How many times have we said to ourselves, “If I’d only known then what I know now?” At this year’s Securities America Assistant University, a panel of experienced advisor assistants shared the benefit of hindsight and the top things they wish they had known in their first year as an assistant.
Betsy Dickey in St. Charles, Ill., said all assistants – especially those in their first year – should keep some sort of notebook of common procedures and instructions for even mundane tasks. This notebook can be a physical notebook with detailed hand-written notes, or a Microsoft Word document that includes screen prints of pages within programs and systems. These notebooks serve as quick reference guides while you are still learning the ins and outs of your duties within the practice, and can be used by all assistants to create uniform processes or as training tools for future assistants.
“The most important part of this is that the procedure is written in the assistant's own words,” Dickey said. “Even if there are detailed processes available, nothing replaces notes that the writer takes themselves and, sometimes, only they may be able to understand.”
Megan Severeide, assistant with the EFS Group LLC in Sioux City, Iowa, said assistants’ lives will be much easier if they have realistic expectations of time, especially when receiving compliance approvals.
“Don’t try to submit materials into Compliance and expect it to turn around in a day or even a week,” Severeide said. Severeide believes having a plan to complete and submit things early enough to be able to wait the normal estimated turnaround time will help avoid panic and unnecessary calls to the home office. Having unrealistic expectations of any home office department, advisors or other assistants creates unnecessary stress.
Echoing Severeide’s comments, Cherri Cuffari, assistant at Cedar Brook Financial Partners LLC in Mayfield Heights, Ohio, said “You have to have patience.” Cuffari believes this is the most important piece of advice she can give to other assistants, especially those just starting out. According to Cuffari, having patience with programs, advisors, other office staff and especially with yourself, will create a more efficient and enjoyable work environment.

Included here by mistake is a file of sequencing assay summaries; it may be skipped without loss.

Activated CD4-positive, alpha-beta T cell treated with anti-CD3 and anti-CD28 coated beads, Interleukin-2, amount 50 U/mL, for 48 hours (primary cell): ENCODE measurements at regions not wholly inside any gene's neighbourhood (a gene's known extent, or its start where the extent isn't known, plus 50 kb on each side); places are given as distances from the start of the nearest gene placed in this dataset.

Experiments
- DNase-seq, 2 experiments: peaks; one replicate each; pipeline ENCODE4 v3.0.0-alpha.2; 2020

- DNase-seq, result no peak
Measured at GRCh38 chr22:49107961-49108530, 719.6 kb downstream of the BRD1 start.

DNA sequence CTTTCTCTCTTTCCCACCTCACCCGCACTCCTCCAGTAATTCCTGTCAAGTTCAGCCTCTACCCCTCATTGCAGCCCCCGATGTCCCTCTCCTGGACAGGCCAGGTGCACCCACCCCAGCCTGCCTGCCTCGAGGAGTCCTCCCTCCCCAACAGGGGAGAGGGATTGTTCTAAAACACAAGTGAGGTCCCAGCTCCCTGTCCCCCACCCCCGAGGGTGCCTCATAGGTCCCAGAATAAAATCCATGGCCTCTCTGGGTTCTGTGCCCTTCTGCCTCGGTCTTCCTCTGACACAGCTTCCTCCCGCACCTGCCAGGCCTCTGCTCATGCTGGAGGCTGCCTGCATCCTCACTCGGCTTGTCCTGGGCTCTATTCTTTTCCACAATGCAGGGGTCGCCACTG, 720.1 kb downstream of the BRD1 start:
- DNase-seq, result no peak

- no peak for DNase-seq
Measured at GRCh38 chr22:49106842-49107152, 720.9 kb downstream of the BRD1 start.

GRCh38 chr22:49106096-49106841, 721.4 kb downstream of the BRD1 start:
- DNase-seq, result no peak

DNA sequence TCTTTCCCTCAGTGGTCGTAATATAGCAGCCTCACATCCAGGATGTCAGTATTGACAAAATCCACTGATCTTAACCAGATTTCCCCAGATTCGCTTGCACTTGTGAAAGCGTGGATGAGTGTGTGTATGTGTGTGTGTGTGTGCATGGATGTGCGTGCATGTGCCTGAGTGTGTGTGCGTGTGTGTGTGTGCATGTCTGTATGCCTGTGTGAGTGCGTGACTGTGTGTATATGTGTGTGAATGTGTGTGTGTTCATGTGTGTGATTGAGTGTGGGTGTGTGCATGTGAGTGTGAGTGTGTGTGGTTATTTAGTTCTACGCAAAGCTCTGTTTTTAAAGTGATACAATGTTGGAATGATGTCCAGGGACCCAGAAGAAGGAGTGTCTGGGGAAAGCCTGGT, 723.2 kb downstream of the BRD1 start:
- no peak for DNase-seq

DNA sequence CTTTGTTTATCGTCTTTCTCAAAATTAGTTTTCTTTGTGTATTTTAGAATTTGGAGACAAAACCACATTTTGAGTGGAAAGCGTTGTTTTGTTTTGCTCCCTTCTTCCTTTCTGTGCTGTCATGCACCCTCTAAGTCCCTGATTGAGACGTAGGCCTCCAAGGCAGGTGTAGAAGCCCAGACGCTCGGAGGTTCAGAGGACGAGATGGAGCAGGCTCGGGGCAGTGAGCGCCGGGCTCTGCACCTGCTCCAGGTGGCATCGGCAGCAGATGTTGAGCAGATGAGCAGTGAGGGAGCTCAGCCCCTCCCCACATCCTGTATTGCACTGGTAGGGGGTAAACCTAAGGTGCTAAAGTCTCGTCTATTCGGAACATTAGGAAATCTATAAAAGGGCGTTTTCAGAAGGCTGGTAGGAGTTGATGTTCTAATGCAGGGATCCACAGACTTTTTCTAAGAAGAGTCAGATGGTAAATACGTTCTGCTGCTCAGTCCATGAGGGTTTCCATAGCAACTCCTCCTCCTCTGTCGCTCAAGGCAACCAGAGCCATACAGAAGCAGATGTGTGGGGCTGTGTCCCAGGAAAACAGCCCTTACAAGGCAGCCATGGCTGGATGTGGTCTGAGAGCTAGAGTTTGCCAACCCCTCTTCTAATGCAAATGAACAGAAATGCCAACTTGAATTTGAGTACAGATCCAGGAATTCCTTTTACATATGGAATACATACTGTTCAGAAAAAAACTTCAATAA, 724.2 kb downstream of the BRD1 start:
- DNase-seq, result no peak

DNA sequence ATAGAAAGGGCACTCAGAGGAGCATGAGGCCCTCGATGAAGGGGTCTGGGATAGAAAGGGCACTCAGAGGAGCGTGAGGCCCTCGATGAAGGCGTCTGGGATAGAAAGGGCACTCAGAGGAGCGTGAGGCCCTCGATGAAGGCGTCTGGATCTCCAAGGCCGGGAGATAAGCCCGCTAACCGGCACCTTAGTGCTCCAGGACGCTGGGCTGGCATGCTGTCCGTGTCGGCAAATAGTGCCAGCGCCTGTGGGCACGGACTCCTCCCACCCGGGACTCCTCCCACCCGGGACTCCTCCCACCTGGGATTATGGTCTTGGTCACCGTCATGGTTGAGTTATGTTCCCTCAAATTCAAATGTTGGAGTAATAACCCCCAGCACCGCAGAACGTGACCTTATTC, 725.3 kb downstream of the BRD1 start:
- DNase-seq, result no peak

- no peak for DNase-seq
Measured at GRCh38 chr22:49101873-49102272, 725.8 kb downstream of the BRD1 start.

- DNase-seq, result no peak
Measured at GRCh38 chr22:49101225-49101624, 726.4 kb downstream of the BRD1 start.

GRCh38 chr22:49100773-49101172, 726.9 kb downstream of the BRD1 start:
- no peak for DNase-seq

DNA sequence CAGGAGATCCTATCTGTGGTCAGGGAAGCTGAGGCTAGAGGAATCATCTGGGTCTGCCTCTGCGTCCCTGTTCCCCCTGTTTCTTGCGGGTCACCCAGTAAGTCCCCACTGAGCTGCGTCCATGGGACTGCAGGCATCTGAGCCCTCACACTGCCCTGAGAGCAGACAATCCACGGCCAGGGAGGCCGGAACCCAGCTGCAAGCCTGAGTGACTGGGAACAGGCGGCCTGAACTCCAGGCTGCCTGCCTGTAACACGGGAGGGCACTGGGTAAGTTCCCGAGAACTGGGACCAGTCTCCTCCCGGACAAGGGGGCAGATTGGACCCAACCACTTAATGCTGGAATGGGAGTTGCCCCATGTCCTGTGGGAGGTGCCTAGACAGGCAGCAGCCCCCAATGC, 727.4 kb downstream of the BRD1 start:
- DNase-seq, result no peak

Knowing and understanding your broker-dealer’s technology was most important to Teresa Melies in Omaha, Neb. Melies said the first thing every assistant should do is familiarize themselves with all the technology the broker-dealer has to offer. Melies also said it is important to learn what reports will be used most often and, if possible, have those saved in an easily accessible location.
“Being able to find the reports I need with a quick keyword search or to know exactly where they are under my favorites is fantastic,” Melies said.
Like Melies, Beth Hodges, assistant at Queen City Advisors in Cincinnati, Ohio, encourages all assistants to really learn about the tools and training is available through your broker-dealer.
“My best piece of advice for assistants is to utilize every resource you can, from other associates or experts, to taking advantage of educational opportunities and networking opportunities to become the best assistant you can,” Hodges said. “Don’t try to do everything on your own, but try to learn everything you can. If you don’t know something, ask and learn it. That’s the only way to grow.”
Melies offered another piece of advice to emerging assistants that all panel members agreed with.
“Communication is key,” Melies said. “No matter if it is your first year as an assistant or your fifth, you need to be able to communicate openly with everyone you work with, asking for help when needed or for the opportunities to grow and educate yourself. Open communication truly makes a difference.”